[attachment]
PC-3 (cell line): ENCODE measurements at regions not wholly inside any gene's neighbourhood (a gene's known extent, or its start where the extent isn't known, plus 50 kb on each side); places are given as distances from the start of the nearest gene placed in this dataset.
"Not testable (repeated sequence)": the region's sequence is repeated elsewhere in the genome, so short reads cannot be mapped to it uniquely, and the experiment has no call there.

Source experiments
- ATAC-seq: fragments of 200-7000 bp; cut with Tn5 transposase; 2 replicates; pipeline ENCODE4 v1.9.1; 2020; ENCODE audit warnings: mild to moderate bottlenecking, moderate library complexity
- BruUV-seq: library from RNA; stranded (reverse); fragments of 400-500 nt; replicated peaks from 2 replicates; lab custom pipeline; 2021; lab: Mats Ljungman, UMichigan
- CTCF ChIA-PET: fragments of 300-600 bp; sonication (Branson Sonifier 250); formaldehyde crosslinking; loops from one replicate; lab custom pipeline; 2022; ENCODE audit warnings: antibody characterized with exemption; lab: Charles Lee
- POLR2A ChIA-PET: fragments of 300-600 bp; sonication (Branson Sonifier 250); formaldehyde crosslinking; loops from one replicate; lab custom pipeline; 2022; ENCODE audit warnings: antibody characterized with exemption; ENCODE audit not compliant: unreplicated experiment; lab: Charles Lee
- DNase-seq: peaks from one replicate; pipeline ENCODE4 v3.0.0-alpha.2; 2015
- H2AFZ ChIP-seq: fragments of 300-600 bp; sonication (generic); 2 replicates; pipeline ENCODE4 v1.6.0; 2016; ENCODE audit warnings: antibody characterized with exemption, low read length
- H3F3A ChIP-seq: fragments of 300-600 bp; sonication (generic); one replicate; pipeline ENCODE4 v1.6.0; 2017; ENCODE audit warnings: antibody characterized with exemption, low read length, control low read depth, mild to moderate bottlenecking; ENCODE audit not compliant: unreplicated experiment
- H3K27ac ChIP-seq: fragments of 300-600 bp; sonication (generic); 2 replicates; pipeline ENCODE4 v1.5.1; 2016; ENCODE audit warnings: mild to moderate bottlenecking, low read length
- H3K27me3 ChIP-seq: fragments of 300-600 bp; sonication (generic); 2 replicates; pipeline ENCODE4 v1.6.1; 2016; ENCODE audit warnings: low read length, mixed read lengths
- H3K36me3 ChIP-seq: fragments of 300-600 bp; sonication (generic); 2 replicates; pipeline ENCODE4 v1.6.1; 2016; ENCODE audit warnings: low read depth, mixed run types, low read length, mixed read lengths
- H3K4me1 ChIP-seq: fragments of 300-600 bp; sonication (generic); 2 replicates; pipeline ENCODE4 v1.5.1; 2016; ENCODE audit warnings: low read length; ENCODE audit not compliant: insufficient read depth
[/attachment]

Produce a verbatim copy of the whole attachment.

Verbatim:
PC-3 (cell line): ENCODE measurements at regions not wholly inside any gene's neighbourhood (a gene's known extent, or its start where the extent isn't known, plus 50 kb on each side); places are given as distances from the start of the nearest gene placed in this dataset.
"Not testable (repeated sequence)": the region's sequence is repeated elsewhere in the genome, so short reads cannot be mapped to it uniquely, and the experiment has no call there.

Source experiments
- ATAC-seq: fragments of 200-7000 bp; cut with Tn5 transposase; 2 replicates; pipeline ENCODE4 v1.9.1; 2020; ENCODE audit warnings: mild to moderate bottlenecking, moderate library complexity
- BruUV-seq: library from RNA; stranded (reverse); fragments of 400-500 nt; replicated peaks from 2 replicates; lab custom pipeline; 2021; lab: Mats Ljungman, UMichigan
- CTCF ChIA-PET: fragments of 300-600 bp; sonication (Branson Sonifier 250); formaldehyde crosslinking; loops from one replicate; lab custom pipeline; 2022; ENCODE audit warnings: antibody characterized with exemption; lab: Charles Lee
- POLR2A ChIA-PET: fragments of 300-600 bp; sonication (Branson Sonifier 250); formaldehyde crosslinking; loops from one replicate; lab custom pipeline; 2022; ENCODE audit warnings: antibody characterized with exemption; ENCODE audit not compliant: unreplicated experiment; lab: Charles Lee
- DNase-seq: peaks from one replicate; pipeline ENCODE4 v3.0.0-alpha.2; 2015
- H2AFZ ChIP-seq: fragments of 300-600 bp; sonication (generic); 2 replicates; pipeline ENCODE4 v1.6.0; 2016; ENCODE audit warnings: antibody characterized with exemption, low read length
- H3F3A ChIP-seq: fragments of 300-600 bp; sonication (generic); one replicate; pipeline ENCODE4 v1.6.0; 2017; ENCODE audit warnings: antibody characterized with exemption, low read length, control low read depth, mild to moderate bottlenecking; ENCODE audit not compliant: unreplicated experiment
- H3K27ac ChIP-seq: fragments of 300-600 bp; sonication (generic); 2 replicates; pipeline ENCODE4 v1.5.1; 2016; ENCODE audit warnings: mild to moderate bottlenecking, low read length
- H3K27me3 ChIP-seq: fragments of 300-600 bp; sonication (generic); 2 replicates; pipeline ENCODE4 v1.6.1; 2016; ENCODE audit warnings: low read length, mixed read lengths
- H3K36me3 ChIP-seq: fragments of 300-600 bp; sonication (generic); 2 replicates; pipeline ENCODE4 v1.6.1; 2016; ENCODE audit warnings: low read depth, mixed run types, low read length, mixed read lengths
- H3K4me1 ChIP-seq: fragments of 300-600 bp; sonication (generic); 2 replicates; pipeline ENCODE4 v1.5.1; 2016; ENCODE audit warnings: low read length; ENCODE audit not compliant: insufficient read depth